Reflecting upon my recruiting experience, I have some tips for those of you who will be going through the same thing in the future. It’s an extremely hectic process, but it’s all worth it in the end.
- Network – while it’s nice to believe that things in life are based on merit, that’s unfortunately not how recruiting works. You might have an almost perfect GPA and a stellar extra-curricular track, but if you don’t network, you could lose an interview/position to someone with much less impressive accomplishments but engaged in extensive networking. Unless you come from a very well-connected family or you have some powerful friends, the employer information sessions at Career Advancement are your best source for networking your way to that initial interview.
- Work those information sessions – don’t get distracted by the tempting food that employers bring, you’re there on a mission. Try to talk to a variety of people, from the big shots to the recent graduates to the recruiters (depending on the firm, each of these types of people has varying power in deciding who to interview). Be aggressive but not overly dominating. Don’t ask dumb questions (yes, those do exist) and introduce yourself before you speak so that people can remember you. Also, ask for business cards so you can follow up afterwards.
- Contemplate your life – during an interview, all questions are fair game. You might be asked anything from the standard “why did you choose to major in ___” to questions that will take you back, like “if you were a superhero, what power would you want?” (And yes, that was an actual question that I received). Think through the motivations behind all the major decisions you’ve made in life, be able to back up every flaw, strength, and favorite class with multiple examples, and think of some quirky knowledge so you can be prepared for the “I’m just going to sit here for five minutes. Entertain me/teach me something” question.
- Know your resume – while you should know the motivations for everything decision you made and all you have accomplished in life, you should especially know everything that’s on your resume. That means if your resume says you helped a company increase sales by 38.4% or taught English to a class of 27 students from June-Sept. 2011, you better not say a different number/date during an interview. You will lose all credibility if what you say conflicts what’s on your resume. Make sure to schedule an appointment with Career Advancement for a resume review. You can log into Chicago Career Connection to make an online appointment with an advisor.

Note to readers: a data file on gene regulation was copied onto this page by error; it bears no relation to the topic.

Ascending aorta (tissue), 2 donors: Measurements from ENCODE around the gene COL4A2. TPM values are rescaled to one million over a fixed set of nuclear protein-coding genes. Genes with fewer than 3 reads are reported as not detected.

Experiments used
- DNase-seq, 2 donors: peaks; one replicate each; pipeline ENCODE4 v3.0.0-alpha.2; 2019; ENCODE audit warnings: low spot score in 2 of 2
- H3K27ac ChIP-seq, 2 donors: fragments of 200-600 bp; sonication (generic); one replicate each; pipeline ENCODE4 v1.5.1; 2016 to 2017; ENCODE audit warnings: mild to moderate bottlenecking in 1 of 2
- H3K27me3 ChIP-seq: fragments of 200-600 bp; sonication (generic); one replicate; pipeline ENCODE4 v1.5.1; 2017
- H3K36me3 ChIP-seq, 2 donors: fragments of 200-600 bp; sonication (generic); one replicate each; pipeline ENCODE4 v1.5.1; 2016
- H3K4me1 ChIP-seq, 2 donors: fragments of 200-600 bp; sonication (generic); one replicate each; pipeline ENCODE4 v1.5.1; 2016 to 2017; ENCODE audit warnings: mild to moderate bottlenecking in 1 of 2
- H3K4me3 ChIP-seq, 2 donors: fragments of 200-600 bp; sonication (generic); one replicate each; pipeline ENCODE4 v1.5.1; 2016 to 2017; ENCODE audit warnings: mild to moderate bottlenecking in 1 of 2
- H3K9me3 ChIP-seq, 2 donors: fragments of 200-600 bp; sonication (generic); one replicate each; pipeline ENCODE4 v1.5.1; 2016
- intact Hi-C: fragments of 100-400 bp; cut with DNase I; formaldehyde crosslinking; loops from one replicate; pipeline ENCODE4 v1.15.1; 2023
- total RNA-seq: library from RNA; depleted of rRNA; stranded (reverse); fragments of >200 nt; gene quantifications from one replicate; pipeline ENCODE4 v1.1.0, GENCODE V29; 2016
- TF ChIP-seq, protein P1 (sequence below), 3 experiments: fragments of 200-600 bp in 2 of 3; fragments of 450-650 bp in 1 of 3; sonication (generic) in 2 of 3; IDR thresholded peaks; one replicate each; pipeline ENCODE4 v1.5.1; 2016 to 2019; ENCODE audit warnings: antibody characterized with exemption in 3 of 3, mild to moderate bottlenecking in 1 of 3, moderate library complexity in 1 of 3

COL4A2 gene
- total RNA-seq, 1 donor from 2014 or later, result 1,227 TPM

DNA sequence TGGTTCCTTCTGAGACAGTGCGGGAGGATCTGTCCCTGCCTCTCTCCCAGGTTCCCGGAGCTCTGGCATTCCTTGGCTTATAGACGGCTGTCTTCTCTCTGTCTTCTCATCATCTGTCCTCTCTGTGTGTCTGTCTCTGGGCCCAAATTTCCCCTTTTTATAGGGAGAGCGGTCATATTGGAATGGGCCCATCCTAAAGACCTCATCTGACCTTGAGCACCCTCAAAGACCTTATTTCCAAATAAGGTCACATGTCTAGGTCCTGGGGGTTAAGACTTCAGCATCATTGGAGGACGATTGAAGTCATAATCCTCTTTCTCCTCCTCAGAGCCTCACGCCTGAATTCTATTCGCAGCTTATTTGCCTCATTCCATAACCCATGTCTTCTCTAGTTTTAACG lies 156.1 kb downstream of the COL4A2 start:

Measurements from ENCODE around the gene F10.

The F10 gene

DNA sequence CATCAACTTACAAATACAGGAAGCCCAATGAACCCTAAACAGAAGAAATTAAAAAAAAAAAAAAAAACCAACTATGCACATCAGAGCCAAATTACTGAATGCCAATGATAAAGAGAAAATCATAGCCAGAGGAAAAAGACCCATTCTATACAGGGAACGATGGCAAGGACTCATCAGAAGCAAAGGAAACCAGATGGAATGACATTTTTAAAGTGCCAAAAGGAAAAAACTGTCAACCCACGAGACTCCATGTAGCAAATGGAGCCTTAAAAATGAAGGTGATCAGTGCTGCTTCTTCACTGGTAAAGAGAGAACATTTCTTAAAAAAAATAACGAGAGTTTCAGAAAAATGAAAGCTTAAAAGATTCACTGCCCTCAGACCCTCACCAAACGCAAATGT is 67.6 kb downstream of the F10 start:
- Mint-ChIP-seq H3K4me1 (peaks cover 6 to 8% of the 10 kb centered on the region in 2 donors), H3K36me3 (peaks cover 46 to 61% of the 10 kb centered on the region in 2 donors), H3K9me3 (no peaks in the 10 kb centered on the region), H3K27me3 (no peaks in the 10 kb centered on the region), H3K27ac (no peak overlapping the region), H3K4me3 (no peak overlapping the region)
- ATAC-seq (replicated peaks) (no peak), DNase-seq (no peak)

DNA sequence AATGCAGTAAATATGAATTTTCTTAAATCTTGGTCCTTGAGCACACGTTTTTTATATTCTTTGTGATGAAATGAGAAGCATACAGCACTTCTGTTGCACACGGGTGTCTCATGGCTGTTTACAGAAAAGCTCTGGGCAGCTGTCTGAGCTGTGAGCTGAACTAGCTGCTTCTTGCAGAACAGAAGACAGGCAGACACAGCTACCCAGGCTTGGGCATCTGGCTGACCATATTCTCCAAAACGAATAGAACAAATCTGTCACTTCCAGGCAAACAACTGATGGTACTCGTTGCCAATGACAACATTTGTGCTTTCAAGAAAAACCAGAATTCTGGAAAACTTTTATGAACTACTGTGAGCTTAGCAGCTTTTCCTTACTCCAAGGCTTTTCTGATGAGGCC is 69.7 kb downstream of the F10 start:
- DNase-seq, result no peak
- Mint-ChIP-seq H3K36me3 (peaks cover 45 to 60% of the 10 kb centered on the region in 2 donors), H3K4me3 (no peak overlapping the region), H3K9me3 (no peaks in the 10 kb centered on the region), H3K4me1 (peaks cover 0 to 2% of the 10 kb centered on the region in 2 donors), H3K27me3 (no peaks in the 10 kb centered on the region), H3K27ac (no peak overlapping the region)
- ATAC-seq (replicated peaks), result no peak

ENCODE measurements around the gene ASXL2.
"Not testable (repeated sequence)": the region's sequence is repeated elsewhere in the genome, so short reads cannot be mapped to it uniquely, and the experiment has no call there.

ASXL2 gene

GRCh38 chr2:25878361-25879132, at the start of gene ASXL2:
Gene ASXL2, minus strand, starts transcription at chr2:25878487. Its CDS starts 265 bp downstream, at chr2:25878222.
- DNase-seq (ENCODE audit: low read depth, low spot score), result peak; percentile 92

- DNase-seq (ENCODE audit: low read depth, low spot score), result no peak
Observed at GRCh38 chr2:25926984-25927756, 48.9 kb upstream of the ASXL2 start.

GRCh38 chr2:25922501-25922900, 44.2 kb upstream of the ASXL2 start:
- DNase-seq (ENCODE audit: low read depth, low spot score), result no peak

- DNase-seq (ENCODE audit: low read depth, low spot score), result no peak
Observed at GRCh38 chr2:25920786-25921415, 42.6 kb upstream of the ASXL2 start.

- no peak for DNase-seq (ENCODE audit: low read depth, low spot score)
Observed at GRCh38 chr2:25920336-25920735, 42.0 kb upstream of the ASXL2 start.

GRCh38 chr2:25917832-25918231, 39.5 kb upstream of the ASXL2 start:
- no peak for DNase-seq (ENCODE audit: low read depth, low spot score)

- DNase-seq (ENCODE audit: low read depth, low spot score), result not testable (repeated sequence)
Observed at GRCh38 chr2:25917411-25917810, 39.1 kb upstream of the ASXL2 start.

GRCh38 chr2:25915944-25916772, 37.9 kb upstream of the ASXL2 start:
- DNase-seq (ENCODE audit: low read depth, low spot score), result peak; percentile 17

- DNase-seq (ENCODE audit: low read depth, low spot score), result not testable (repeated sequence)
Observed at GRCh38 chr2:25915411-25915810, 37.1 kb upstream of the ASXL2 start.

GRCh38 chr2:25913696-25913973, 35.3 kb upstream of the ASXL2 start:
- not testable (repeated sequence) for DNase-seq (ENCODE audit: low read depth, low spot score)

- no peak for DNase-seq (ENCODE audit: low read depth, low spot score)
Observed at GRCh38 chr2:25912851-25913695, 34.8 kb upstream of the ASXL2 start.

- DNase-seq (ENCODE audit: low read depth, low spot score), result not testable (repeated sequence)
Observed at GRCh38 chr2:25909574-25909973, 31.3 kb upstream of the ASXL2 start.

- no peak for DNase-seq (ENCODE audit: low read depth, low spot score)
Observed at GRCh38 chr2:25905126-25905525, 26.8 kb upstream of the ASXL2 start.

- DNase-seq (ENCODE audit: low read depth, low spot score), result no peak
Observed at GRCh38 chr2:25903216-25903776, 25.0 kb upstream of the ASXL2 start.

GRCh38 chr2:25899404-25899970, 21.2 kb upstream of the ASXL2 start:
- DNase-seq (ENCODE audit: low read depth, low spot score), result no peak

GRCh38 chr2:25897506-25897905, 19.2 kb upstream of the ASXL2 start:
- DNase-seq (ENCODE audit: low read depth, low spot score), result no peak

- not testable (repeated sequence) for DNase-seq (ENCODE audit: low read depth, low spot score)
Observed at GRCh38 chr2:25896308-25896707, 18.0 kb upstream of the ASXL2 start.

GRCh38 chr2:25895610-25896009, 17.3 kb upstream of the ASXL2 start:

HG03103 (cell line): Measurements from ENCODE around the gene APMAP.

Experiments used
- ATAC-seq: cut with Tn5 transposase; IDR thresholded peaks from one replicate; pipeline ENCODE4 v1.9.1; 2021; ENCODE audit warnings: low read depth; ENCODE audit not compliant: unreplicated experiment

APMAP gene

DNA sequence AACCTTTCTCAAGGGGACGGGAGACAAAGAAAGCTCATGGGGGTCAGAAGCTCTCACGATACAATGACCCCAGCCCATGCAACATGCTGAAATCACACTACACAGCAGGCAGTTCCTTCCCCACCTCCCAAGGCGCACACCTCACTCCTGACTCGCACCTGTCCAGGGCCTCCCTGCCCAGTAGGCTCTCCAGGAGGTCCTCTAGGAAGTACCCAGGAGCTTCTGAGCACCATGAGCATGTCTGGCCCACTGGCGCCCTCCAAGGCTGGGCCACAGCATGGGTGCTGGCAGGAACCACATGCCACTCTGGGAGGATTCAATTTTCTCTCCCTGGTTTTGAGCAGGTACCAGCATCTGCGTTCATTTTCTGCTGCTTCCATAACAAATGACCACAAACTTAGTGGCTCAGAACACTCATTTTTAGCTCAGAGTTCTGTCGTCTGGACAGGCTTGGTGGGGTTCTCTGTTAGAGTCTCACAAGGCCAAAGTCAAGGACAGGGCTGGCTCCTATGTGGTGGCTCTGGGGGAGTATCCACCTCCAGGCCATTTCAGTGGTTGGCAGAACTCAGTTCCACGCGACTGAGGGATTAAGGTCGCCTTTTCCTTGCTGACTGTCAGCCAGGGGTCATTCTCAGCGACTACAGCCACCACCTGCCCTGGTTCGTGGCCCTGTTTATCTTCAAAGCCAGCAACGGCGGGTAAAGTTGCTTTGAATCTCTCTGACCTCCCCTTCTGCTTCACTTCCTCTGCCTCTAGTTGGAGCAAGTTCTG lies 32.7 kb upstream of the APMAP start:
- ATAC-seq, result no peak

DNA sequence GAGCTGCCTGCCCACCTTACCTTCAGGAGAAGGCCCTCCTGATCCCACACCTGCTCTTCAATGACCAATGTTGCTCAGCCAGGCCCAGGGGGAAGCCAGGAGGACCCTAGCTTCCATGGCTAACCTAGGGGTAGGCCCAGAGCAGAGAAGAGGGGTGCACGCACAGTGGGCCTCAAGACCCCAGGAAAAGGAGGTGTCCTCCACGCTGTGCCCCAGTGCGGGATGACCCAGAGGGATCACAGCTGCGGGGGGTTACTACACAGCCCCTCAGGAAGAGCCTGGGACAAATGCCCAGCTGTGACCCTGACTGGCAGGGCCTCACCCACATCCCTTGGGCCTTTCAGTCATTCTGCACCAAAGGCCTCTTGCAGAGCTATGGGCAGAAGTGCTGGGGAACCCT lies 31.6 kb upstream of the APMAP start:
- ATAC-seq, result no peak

- Research the company – always do your due-diligence on the firm before going into your interview. That means going on their website, talking to employees, reading employee reviews online, etc. Find qualities unique to each firm and know what each pride themselves in. When that “why do you want to work for us?” question comes up (which it has in about half my interviews), a generic answer like “it’s got a collaborative work environment with excellent growth opportunities” is not going to win you brownie points with the interviewer.
- Research the role – know exactly what your role entails before you go in. If you’re interviewing for an investment banking analyst position, don’t say your weakness is Excel or that you think formatting is a waste of time. If you’re applying to a consultant position, don’t talk about how much you fear flying in airplanes. Know the position and fit your strengths/interests around it.
- Practice, practice, practice – they say practice makes perfect, and this is especially true when it comes to interviews. A lot of people do practice interviews with their friends, but if you find that awkward (or don’t want your friends to judge you), schedule a session with a Career Advancement practice interviewer. Simply call the Career Advancement main line at 773-702-7040 Depending on your specific needs, you can book a session with an interviewer who specializes in a particular industry or schedule a general behavioral interview. Not only will the interviewer lead you through a mock session, they will also provide constructive feedback at the end.
- Brush up on industry specific knowledge – being personable and eloquently answering behavior interviews will take you far, but more often than not (especially if you’re interviewing for business/consulting/finance/IT industries), technical questions will come up. If you’re applying to be a trader, practice mental math and read through the top 20 most frequently asked brainteasers. If you’re applying for consulting, know about general business strategy and practice market sizing. Again, the Career Advancement practice interviewers will be extremely helpful if you want to practice for technical interviews by calling Career Advancement and scheduling a practice session.